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Grow-Op Busts Hurt Innocent Homeowners


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Several homeowners in Richmond have been forced from their homes, and may face large electrical inspection and or repair bills, thanks to pot growers who rerouted power without their knowledge. Richmond RCMP executed search warrants on Jan. 24 at seven homes believed to be connected to a "cell" of pot growers.

"Investigators believe that this group is family-based or at least an extended family-based operation, working in cooperation with one another to hold Richmond properties for the purposes of growing and trafficking marijuana," an RCMP news release states.

Of the seven warrants executed, police found electrical tampering in four homes and two active grow operations.

Police seized 1,000 marijuana plants and 15 pounds of harvested pot.

A husband and wife living at unit 32-8051 Ash St. were arrested and police say charges of trafficking and producing marijuana are pending. Police also say it is likely there will be more arrests.

A property title search shows the owner of unit 32-8051 Ash Street to be ( name redacted ). Police have not released the names of the man and women who were arrested.

Power was cut to three of the homes that were part of the original seven searches. And because the power rerouting was done in townhouse complexes, it affected neighbouring townhouses that appear not to be connected to the marijuana cell. The power to five homes believed not to be involved in the marijuana cell have had their power cut off, forcing some of the homeowners to find somewhere else to live for now.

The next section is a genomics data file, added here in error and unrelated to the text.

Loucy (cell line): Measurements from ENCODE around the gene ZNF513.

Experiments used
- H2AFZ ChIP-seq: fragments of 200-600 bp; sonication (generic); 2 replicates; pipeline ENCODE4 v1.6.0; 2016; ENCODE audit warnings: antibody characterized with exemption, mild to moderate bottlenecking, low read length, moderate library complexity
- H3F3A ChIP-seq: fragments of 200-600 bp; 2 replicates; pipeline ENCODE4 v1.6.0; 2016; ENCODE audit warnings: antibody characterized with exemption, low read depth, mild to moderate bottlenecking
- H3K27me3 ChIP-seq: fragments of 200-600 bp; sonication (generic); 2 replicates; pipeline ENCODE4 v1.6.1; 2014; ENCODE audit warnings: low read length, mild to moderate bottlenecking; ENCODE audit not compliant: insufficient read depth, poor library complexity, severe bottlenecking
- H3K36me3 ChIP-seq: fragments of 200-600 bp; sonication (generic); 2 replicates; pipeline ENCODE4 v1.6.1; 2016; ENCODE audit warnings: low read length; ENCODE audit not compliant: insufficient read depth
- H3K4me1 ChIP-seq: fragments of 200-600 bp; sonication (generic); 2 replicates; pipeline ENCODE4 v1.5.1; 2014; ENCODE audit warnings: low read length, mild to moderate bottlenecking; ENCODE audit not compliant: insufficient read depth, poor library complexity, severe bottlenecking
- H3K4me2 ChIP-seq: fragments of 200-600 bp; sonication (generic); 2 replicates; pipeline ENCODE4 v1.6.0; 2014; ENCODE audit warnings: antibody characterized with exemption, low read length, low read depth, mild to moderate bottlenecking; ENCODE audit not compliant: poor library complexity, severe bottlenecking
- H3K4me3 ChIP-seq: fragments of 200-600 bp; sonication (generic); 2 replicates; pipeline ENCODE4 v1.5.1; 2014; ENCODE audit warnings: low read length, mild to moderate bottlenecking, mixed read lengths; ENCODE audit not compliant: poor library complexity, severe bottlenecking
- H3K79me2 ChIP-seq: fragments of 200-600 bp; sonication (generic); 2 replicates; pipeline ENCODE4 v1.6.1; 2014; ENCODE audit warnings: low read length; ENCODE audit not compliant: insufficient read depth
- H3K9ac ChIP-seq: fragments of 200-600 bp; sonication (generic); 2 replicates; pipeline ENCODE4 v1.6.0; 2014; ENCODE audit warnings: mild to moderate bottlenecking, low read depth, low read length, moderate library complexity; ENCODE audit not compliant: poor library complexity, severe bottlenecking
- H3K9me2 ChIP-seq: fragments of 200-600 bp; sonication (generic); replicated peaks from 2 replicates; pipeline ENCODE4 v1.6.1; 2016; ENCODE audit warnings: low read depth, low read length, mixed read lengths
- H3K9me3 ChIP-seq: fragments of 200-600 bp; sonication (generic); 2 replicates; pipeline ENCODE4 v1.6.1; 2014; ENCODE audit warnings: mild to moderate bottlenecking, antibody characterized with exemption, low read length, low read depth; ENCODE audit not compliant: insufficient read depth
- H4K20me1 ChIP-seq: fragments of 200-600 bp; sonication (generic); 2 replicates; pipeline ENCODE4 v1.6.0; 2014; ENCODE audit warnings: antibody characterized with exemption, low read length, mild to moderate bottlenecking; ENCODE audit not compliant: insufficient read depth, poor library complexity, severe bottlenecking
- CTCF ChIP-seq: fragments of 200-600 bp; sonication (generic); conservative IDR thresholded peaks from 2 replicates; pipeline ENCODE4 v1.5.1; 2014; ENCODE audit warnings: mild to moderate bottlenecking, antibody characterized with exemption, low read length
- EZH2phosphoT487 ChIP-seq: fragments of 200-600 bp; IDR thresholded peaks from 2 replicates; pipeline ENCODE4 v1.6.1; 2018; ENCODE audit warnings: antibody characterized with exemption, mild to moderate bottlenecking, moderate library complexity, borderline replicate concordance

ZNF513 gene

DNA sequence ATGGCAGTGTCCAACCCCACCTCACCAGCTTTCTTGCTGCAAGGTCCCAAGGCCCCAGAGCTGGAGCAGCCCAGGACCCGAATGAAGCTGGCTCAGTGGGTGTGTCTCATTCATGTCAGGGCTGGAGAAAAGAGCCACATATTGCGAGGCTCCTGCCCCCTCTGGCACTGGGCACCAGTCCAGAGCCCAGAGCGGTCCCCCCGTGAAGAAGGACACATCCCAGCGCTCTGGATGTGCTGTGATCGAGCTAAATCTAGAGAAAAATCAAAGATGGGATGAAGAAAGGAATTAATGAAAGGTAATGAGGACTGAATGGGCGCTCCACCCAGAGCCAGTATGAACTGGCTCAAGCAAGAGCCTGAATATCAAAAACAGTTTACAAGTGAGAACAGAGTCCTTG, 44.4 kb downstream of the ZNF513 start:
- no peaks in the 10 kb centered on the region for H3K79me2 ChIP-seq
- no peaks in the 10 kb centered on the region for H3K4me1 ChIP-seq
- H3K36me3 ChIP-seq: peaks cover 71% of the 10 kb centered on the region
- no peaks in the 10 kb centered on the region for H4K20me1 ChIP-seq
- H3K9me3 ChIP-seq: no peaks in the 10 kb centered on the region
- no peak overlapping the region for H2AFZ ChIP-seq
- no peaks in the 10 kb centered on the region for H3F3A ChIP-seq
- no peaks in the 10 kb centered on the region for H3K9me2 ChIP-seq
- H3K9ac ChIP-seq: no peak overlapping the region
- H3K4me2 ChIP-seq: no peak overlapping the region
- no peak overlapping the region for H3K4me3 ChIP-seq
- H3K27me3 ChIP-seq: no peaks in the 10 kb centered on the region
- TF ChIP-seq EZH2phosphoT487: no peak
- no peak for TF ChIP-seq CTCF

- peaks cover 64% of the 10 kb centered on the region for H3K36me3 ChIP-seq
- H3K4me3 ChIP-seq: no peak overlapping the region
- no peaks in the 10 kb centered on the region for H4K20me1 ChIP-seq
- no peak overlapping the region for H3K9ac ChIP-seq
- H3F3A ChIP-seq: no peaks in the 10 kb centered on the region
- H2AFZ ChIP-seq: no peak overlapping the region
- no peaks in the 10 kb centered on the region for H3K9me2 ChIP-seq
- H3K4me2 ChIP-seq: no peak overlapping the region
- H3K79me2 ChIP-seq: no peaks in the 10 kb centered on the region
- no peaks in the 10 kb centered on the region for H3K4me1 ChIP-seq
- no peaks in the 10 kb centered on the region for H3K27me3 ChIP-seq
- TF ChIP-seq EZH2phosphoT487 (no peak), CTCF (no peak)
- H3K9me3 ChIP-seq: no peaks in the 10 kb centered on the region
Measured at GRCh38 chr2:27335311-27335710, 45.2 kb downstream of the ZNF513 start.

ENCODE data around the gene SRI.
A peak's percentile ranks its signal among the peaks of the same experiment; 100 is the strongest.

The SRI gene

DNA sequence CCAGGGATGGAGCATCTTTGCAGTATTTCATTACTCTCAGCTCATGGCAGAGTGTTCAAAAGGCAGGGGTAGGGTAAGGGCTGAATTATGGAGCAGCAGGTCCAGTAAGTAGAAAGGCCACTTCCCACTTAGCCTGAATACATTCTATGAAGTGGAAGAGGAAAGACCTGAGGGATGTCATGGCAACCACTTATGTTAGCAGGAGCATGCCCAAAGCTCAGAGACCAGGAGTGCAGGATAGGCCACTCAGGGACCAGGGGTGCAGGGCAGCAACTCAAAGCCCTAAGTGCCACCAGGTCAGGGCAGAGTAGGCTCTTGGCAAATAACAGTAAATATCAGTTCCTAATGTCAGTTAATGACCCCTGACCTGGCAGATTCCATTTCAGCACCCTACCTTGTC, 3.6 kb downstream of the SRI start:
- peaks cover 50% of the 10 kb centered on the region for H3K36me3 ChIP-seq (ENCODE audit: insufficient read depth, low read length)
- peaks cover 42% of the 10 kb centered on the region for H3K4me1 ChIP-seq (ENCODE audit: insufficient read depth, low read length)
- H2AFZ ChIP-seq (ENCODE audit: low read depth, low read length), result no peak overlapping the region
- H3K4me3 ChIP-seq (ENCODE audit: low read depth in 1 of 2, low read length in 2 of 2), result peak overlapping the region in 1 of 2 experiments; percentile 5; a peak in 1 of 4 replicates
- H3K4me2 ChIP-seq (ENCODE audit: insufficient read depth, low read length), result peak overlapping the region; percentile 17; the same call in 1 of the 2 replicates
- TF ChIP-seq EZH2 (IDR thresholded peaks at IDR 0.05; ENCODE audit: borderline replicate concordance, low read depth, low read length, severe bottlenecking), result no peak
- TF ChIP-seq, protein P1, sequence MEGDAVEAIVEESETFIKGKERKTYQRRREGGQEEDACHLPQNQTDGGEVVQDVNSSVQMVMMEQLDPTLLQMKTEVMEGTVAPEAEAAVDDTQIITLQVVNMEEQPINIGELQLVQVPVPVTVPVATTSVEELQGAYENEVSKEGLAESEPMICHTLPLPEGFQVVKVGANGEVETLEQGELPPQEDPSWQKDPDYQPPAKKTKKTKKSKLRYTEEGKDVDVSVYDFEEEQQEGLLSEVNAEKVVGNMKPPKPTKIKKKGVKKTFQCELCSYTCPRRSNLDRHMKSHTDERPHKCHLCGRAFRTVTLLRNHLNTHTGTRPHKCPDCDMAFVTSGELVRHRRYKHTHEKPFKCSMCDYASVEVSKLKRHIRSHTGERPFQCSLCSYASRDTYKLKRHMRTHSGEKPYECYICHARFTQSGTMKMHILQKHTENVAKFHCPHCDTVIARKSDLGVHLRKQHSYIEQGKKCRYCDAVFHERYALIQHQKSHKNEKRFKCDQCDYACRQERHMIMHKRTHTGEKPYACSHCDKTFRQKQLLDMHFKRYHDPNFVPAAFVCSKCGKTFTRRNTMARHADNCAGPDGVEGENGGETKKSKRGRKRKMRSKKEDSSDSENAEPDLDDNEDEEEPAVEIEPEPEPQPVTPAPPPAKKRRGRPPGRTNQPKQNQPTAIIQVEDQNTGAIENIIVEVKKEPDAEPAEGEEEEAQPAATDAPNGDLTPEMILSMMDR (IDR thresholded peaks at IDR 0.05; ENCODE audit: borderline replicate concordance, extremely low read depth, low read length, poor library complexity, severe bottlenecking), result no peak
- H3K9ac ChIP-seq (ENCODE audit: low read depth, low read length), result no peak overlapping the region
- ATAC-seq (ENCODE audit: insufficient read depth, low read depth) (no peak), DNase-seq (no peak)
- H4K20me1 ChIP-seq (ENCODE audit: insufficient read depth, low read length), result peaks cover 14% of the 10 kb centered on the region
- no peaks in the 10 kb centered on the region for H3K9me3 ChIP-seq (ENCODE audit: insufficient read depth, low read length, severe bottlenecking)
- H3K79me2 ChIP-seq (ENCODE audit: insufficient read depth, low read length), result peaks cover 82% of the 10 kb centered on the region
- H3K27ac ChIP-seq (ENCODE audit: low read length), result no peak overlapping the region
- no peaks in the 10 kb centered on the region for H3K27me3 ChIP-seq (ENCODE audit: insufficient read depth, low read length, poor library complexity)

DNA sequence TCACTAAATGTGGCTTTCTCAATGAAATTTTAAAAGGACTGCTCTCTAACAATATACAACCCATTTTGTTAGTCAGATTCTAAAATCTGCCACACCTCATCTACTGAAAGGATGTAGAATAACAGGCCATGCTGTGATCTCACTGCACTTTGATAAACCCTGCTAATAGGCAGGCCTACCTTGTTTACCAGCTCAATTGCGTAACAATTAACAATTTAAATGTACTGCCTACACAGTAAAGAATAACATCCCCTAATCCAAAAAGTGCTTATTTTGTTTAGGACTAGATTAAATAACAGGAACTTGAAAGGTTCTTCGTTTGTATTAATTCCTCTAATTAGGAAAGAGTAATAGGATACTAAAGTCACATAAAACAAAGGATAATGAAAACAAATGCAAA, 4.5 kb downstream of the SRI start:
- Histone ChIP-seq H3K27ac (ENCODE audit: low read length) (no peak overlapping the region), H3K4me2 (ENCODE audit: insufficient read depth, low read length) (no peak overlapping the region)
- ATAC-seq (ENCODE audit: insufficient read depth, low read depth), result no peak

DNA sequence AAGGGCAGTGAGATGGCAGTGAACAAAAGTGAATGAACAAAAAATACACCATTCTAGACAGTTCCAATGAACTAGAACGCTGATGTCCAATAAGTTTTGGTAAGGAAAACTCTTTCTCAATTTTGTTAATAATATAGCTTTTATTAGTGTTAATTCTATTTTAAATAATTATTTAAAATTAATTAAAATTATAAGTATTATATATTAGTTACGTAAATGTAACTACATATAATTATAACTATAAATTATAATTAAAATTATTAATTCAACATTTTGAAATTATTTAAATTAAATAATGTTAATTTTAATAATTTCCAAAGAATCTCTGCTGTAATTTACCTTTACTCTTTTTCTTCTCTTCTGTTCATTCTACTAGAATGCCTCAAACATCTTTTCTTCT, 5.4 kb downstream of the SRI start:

"It may be days or weeks before the power can be restored," an RCMP press release states.

The owners of a townhouse at 9880 Parsons Road appear to be innocent victims of illegal electrical tampering.

"There was evidence of electrical tampering at the residence ... however, there was no evidence to indicate that there was a grow operation or that the individuals residing there are connected to this group," the RCMP press release states.

That's little comfort to the man and wife who just bought the townhouse a month ago.

"We are really, really affected by this," the man who owns the townhouse in question told the News.

Not only is the couple's home uninhabitable for now, due to the power being cut off, the homeowner said he believes he will be on the hook for fixing the wiring problem and having the townhouse inspected.

"It will definitely cost us money to have it fixed," said the man, who did not want to be identified.

He said the house had been on the market for some time before he bought it a month ago. He said it's not clear whether the townhouse had once been used for a marijuana grow operation.

Source: Richmond News (CN BC)
Copyright: 2008 Lower Mainland Publishing Group Inc.
Website: canada.com
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